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GLASS: Group Learning At Significant Scale via WiFi-Enabled Learner Design Teams in an ECE Flipped Classroom

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Conference

2017 ASEE Annual Conference & Exposition

Location

Columbus, Ohio

Publication Date

June 24, 2017

Start Date

June 24, 2017

End Date

June 28, 2017

Conference Session

Electrical and Computer Division Technical Session 4

Tagged Division

Electrical and Computer

Page Count

18

DOI

10.18260/1-2--28408

Permanent URL

https://www.jee.org/28408

Download Count

181

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Paper Authors

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Ronald F. DeMara University of Central Florida Orcid 16x16 orcid.org/0000-0001-6864-7255

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Ronald F. DeMara is a Professor in the College of Engineering and Computer Science (CECS) at the University of Central Florida with 24 years of experience in Electrical and Computer Engineering disciplines. His educational research interests focus on classroom and laboratory instructional technology, and the digitization of STEM assessments. He has completed over 200 technical and educational publications, 34 funded projects as PI/Co-I, and established two research laboratories. He serves as the founding Director of the Evaluation and Proficiency Center (EPC) in CECS, and is an iSTEM Fellow. He has developed 7 Computer Engineering courses which have been added to the UCF catalog as the sole developer, plus as the co-developer of 2 courses. He received the Joseph M. Bidenbach Outstanding Engineering Educator Award from IEEE in 2008.

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Soheil Salehi University of Central Florida Orcid 16x16 orcid.org/0000-0001-5998-8795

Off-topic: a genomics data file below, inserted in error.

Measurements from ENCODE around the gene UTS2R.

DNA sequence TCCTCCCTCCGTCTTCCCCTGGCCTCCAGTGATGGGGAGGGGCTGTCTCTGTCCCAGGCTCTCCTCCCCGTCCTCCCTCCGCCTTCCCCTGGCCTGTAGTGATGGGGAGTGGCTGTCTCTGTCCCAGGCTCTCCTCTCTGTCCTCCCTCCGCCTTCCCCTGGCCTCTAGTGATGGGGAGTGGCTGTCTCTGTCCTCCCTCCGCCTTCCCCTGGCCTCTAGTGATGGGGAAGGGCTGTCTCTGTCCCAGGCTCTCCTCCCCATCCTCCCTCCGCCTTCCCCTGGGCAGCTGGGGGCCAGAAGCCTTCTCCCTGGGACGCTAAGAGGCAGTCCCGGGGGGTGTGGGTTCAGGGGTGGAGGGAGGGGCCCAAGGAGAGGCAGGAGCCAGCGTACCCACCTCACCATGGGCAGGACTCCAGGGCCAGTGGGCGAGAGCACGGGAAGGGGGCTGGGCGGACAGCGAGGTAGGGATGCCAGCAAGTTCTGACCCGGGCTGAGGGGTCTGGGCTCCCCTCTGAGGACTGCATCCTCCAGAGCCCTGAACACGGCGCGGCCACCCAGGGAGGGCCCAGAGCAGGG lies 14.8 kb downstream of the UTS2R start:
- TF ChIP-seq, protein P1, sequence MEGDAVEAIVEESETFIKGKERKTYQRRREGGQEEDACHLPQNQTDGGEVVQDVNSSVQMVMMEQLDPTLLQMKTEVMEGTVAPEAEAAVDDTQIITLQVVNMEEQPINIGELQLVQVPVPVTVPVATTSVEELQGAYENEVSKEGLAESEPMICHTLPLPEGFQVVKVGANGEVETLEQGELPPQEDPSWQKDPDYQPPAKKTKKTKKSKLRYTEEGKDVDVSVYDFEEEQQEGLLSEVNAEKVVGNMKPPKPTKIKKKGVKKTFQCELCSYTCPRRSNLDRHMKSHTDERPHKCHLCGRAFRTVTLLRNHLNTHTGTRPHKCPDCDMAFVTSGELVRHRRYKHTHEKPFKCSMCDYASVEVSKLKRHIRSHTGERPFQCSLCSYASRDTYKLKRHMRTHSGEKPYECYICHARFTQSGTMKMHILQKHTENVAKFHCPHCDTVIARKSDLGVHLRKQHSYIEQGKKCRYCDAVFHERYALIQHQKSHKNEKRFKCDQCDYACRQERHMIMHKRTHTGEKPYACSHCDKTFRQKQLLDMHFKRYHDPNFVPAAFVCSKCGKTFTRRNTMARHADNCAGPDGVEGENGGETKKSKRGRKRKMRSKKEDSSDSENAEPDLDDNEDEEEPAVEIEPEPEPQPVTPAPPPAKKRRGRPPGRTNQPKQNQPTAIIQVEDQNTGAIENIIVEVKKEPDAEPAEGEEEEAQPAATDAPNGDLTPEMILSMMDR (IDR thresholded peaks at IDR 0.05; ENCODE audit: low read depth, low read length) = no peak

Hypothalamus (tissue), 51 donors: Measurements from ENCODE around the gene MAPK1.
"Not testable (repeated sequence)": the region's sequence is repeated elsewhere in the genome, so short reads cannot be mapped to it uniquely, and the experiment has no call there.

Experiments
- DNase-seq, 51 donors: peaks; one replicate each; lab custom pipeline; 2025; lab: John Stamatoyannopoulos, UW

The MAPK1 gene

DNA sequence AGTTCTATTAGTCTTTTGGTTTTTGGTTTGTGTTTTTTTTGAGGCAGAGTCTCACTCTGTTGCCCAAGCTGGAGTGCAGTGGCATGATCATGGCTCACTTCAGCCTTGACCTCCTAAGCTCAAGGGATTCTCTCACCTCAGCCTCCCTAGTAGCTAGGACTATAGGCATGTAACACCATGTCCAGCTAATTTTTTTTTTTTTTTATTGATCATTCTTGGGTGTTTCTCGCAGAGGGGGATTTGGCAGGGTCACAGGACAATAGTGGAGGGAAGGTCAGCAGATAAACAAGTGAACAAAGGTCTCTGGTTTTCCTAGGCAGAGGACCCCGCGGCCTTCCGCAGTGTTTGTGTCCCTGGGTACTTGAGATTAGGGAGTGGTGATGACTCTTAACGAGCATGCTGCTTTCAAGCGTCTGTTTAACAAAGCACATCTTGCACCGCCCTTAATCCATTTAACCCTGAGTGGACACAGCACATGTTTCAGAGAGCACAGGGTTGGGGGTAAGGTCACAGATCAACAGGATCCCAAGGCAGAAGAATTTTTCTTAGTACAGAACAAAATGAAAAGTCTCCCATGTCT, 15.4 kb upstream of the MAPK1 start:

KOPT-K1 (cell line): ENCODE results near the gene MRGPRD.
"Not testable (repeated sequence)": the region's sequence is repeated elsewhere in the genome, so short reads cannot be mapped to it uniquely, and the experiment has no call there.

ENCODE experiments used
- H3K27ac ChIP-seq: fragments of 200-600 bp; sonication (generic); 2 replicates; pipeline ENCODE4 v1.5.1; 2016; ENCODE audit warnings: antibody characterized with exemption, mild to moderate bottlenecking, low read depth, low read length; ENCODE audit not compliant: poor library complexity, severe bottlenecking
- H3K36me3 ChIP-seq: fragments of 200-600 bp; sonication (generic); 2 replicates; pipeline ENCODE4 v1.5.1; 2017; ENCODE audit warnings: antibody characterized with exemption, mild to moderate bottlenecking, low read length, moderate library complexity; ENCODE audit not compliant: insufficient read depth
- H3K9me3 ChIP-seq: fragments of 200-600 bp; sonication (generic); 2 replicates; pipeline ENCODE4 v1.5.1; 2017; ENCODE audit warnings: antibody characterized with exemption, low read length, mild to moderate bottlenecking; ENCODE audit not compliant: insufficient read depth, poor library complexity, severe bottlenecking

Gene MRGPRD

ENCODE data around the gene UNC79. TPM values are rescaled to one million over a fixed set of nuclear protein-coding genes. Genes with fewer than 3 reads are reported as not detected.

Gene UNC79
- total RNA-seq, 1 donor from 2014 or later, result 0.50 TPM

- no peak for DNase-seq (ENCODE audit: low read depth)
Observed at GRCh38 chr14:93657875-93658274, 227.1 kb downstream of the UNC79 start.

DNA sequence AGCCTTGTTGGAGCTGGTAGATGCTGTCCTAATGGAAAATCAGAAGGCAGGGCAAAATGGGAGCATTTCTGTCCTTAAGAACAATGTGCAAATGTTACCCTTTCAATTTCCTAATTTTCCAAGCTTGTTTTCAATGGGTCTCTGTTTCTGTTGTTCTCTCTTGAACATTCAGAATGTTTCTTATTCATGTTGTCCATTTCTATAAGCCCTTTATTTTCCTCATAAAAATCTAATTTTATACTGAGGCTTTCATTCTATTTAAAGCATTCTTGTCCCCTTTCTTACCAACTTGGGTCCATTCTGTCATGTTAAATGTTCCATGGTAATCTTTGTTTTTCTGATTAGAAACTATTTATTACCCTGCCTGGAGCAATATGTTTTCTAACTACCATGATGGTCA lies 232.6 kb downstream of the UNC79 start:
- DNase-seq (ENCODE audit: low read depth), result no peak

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Soheil Salehi received his M.Sc. degree in Computer Engineering in 2016 from Department of Electrical Engineering and Computer Science of University of Central Florida, Orlando, FL. He is currently working toward the Ph.D. degree in Computer Engineering at the University of Central Florida, Orlando, FL. He has also been a Graduate Teaching Assistant for Department of Electrical Engineering and Computer Science of University of Central Florida since 2014. His educational interests are innovations and laboratory-based instructions, technology-enabled learning, and feedback driven grading approaches. He is the recipient of the Award of Excellence by a Graduate Teaching Assistant for the academic year of 2015-2016 at University of Central Florida.

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Baiyun Chen University of Central Florida

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Dr. Baiyun Chen is an Instructional Designer at the Center for Distributed Learning at the University of Central Florida. She designs and delivers faculty professional development programs and teaches graduate courses on Instructional Systems Design. Her research interests focus on using instructional strategies in online and blended teaching and learning, professional development for teaching online, and application of emerging technologies in education. She has published 15 peer-reviewed journal articles and book chapters and delivered more than 50 presentations at international and local conferences and event and served as the Co-Managing Editor of the Teaching Online Pedagogical Repository.

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Richard Hartshorne University of Central Florida